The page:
Note to regular readers: yes, I know I'm rehashing content from Antarctic is gaining ice. Sometimes a little repetition is required for the message to sink in.

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Comments 101 to 116 out of 116:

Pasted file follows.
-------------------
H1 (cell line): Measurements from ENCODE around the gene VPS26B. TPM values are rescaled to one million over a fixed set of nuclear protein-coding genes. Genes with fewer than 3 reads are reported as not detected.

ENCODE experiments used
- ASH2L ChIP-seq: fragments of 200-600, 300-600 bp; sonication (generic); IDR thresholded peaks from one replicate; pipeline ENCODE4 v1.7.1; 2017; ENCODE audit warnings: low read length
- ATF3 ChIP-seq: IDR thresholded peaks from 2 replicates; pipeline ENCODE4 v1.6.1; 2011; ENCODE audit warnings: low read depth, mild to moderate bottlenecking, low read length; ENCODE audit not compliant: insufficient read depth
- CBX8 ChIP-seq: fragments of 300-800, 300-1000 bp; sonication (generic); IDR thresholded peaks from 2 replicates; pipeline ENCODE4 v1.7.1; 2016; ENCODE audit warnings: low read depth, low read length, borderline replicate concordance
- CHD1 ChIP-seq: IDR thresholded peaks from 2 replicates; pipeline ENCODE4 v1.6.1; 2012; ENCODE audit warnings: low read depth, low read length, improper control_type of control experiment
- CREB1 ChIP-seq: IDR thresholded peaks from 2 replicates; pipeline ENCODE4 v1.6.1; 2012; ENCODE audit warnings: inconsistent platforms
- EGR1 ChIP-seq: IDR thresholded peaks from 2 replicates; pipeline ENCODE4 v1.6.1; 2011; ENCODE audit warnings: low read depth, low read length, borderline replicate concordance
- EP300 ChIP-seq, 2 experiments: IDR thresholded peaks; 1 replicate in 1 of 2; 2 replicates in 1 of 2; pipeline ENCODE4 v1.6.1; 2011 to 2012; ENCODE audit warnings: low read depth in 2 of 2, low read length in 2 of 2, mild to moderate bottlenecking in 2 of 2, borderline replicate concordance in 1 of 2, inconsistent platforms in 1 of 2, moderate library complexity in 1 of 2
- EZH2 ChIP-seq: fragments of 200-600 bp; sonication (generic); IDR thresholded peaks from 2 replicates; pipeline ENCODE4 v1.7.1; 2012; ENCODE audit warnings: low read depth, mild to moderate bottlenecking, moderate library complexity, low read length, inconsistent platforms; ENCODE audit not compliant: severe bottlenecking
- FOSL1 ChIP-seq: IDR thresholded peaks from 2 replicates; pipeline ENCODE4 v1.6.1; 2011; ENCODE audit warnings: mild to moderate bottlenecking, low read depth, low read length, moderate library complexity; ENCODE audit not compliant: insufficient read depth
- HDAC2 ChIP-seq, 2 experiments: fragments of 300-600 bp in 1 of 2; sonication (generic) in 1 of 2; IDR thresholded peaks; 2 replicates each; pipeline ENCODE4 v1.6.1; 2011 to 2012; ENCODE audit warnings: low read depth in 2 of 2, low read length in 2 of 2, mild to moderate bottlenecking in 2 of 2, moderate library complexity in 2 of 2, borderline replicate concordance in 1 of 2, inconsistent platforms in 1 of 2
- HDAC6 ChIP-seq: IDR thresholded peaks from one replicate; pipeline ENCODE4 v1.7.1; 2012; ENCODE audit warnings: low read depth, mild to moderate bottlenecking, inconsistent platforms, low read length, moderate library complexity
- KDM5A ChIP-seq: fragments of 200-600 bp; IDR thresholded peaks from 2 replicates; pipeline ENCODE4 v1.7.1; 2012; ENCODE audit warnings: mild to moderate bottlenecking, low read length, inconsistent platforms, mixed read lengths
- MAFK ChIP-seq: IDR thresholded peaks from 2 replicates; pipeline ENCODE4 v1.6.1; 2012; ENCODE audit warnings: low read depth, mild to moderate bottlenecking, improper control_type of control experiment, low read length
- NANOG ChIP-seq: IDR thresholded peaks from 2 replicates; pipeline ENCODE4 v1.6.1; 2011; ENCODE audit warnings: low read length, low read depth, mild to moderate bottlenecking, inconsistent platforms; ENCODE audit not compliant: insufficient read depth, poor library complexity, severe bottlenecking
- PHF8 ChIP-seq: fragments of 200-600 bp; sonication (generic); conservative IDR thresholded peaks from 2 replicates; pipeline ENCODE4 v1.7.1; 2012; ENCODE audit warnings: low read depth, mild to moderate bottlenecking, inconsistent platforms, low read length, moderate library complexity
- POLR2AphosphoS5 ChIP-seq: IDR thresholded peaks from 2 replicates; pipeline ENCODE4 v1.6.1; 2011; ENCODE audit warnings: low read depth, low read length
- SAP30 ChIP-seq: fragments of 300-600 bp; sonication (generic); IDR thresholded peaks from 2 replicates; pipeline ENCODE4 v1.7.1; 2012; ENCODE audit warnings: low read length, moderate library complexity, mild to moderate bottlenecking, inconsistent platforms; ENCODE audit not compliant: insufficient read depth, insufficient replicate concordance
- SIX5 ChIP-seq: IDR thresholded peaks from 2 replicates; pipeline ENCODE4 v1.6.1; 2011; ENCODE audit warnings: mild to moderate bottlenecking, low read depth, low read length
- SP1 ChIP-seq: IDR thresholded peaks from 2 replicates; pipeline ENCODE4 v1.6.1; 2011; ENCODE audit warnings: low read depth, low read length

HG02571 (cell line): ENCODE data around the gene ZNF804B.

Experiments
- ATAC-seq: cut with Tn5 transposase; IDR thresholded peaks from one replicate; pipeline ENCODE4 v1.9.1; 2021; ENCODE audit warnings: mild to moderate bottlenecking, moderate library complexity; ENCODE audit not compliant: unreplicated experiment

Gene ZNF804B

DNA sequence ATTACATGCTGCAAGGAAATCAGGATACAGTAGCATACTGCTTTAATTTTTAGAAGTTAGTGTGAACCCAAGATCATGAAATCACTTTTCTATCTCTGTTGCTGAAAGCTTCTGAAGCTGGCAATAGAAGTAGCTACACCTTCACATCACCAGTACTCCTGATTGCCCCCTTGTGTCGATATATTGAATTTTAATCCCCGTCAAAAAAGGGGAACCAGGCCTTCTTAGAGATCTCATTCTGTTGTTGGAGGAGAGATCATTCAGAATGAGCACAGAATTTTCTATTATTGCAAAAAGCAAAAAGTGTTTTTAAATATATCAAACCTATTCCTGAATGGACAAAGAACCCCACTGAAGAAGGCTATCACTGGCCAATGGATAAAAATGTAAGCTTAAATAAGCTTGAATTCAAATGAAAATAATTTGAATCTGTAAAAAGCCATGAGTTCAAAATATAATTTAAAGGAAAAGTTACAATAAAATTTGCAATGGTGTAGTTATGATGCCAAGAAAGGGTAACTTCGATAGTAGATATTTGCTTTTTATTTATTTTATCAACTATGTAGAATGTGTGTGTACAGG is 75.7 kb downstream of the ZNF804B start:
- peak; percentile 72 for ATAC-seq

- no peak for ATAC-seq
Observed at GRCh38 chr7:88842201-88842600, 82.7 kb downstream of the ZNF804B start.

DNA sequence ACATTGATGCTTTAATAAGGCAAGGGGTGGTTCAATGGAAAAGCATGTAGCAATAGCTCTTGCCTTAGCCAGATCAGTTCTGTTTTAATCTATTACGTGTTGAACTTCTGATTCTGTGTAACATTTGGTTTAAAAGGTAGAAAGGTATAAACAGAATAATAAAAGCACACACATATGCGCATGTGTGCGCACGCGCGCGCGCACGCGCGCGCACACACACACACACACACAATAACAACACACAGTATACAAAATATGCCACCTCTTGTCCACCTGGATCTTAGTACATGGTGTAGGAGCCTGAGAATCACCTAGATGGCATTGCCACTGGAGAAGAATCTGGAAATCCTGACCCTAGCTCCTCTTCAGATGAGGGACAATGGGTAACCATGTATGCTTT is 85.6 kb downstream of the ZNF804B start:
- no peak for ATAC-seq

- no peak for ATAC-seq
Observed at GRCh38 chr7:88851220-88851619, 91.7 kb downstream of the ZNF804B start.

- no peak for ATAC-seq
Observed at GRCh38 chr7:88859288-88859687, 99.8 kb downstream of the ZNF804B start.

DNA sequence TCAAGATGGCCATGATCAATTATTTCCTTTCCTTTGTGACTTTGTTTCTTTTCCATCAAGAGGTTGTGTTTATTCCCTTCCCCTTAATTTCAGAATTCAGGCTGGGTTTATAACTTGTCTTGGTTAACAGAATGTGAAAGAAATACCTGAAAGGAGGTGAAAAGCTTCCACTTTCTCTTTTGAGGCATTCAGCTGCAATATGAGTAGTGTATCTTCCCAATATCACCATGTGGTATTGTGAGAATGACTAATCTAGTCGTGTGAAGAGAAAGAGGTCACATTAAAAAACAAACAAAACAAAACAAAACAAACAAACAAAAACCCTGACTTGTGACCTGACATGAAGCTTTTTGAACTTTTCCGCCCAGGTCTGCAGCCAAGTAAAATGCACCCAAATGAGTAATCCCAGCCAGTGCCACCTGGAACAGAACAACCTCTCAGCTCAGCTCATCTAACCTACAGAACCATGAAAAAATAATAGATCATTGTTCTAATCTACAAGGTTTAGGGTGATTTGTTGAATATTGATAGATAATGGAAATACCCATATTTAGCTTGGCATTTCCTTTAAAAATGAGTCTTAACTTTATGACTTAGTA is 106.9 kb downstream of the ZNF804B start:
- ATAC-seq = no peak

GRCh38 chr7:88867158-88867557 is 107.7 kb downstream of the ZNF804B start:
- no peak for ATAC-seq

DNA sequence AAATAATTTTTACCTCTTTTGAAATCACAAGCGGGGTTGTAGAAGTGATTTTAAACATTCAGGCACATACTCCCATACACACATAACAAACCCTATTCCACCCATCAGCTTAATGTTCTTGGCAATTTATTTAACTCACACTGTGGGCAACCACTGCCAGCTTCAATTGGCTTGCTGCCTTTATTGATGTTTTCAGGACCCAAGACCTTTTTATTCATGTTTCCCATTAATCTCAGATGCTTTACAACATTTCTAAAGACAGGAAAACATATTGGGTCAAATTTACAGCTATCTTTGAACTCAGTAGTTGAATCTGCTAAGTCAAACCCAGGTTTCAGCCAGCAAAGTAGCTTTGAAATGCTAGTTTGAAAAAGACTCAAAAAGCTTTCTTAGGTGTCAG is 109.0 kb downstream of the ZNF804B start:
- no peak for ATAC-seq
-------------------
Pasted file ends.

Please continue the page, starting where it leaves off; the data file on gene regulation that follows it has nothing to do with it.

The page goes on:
1. BP writes: post #90 on southern sea ice still waiting for pal review Okay, there are two parts to that post, one about the trend in sea ice and one about the mechanisms responsible for its apparent increase. In your comment that started this off (#7) you wrote: IPCC AR4 WG1 Figure 4.8 caption says "Antarctic results show a small positive trend of 5.6 ± 9.2 × 103 km2 yr–1 [...] the small positive trend in the SH is not significant" which is not true. Antarctic sea ice extent is increasing (for whatever reason) and the trend is significant. You later (comments 82 and 90) specified that you were referring to April and May. So I looked at southern hemisphere sea ice extent from the NSIDC database in April, both 1979-2005 (since that is the period used in the IPCC AR4 figure you claimed was false) and 1979-2009 (for completeness). The 1979-2005 period gives a positive trend that is not significant at 95%, with a two-tailed p-value of 0.084 and a confidence interval of -0.0032 to +0.0481 million km2/year. The 1979-2009 period is almost significant at 95% (two-tailed p-value of 0.058, confidence interval -0.000776 to +0.0452). For May, I agree that the trend is significant at 95%, both for the time period used in the IPCC figure and for the period through 2009. That said, if one were going to be very precise about this one would want to correct for temporal autocorrelation in the data. My guess is that's not a large effect at the annual timescale in this system, so it would probably either have no effect or only deecrease the significance of the trends slightly. The April trends are already not significant, and I doubt an autocorrelation correction would change the May trends enough to make them non-significant. Again, though, the details of all this are essentially irrelevant. As I said in comment #84, I'm not arguing that there hasn't been a small upward trend in southern autumnal sea ice. There has! This whole thread is about explaining the reason for that trend. One possible explanation would be that perhaps the Southern Ocean is cooling, leading to more sea ice in autumn. However, we know from multiple different lines of evidence that the Southern Ocean is actually warming, not cooling (in fact it's warming faster than the global ocean trend). Thus, we can reject that explanation. So the point of this thread is to discuss alternative explanations. The generally accepted one, as discussed in Turner 2009 and other papers, involves the effect of ozone depletion on the Southern Annular Mode and circulation patterns in the southern circumpolar atmosphere. This brings us to the second part of your post #90. In this, you construct a rather strange straw-man argument, involving a claimed decrease in the extent of the ozone hole in 2002 and a similar claimed decrease in the extent of sea ice. You then do a nice job of knocking down that straw-man argument by pointing out that the ozone image you were looking at was from Sept-Nov while the ice extent was from April-May. That might be an insightful point if someone were claiming that the correlation between the small dip in 2002 sea ice and visual examination of a map of ozone depletion in late 2002 was proof of the ozone/sea ice connection. But nobody except you has suggested such a thing.